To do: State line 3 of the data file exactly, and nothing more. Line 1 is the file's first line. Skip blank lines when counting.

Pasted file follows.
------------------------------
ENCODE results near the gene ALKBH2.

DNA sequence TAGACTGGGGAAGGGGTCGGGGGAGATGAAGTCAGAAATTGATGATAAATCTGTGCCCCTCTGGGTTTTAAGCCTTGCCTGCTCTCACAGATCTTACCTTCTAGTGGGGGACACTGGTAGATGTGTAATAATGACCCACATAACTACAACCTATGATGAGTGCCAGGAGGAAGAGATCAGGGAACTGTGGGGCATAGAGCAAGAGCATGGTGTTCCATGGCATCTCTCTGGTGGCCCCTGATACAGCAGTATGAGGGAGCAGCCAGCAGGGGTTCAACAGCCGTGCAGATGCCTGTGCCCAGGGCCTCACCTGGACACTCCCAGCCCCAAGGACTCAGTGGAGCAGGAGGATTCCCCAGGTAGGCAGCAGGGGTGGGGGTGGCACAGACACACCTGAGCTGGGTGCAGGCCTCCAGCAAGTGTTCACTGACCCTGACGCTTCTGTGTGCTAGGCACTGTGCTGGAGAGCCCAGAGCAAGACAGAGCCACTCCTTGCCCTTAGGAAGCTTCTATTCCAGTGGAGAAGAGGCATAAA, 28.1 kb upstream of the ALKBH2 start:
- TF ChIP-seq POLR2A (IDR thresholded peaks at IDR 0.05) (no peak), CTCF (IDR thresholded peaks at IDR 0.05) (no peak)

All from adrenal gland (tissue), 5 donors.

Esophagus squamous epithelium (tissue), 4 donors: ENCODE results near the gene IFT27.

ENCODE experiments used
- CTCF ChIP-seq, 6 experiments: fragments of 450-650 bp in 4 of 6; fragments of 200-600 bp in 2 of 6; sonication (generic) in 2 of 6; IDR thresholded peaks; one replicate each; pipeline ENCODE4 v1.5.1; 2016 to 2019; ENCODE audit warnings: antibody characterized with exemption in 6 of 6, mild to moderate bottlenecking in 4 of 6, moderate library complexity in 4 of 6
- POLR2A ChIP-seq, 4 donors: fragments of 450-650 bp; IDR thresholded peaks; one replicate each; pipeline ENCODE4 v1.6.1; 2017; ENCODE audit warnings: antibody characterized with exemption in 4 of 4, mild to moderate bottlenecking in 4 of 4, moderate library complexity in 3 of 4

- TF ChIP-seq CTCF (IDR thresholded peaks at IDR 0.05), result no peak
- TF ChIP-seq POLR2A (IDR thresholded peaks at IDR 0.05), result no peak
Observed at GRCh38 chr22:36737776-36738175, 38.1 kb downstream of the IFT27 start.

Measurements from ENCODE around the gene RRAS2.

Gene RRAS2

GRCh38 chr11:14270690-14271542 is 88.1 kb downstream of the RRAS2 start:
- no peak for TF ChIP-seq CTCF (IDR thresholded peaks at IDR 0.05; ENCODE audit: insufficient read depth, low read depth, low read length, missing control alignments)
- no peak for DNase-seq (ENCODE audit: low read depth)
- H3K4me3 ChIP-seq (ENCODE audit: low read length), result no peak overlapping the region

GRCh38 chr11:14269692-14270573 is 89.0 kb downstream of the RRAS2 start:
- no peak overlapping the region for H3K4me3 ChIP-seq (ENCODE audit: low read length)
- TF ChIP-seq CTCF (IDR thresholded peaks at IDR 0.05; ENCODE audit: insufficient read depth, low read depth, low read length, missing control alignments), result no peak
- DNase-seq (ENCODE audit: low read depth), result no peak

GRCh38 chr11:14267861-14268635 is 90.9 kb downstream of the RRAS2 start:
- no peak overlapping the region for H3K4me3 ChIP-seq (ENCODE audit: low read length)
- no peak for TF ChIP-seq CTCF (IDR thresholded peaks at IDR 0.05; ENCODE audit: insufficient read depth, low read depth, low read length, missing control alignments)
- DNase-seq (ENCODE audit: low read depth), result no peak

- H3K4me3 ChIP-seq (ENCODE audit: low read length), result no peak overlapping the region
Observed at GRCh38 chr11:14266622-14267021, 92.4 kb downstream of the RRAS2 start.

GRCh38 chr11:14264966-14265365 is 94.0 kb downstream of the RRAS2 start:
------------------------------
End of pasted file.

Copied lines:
- TF ChIP-seq POLR2A (IDR thresholded peaks at IDR 0.05) (no peak), CTCF (IDR thresholded peaks at IDR 0.05) (no peak)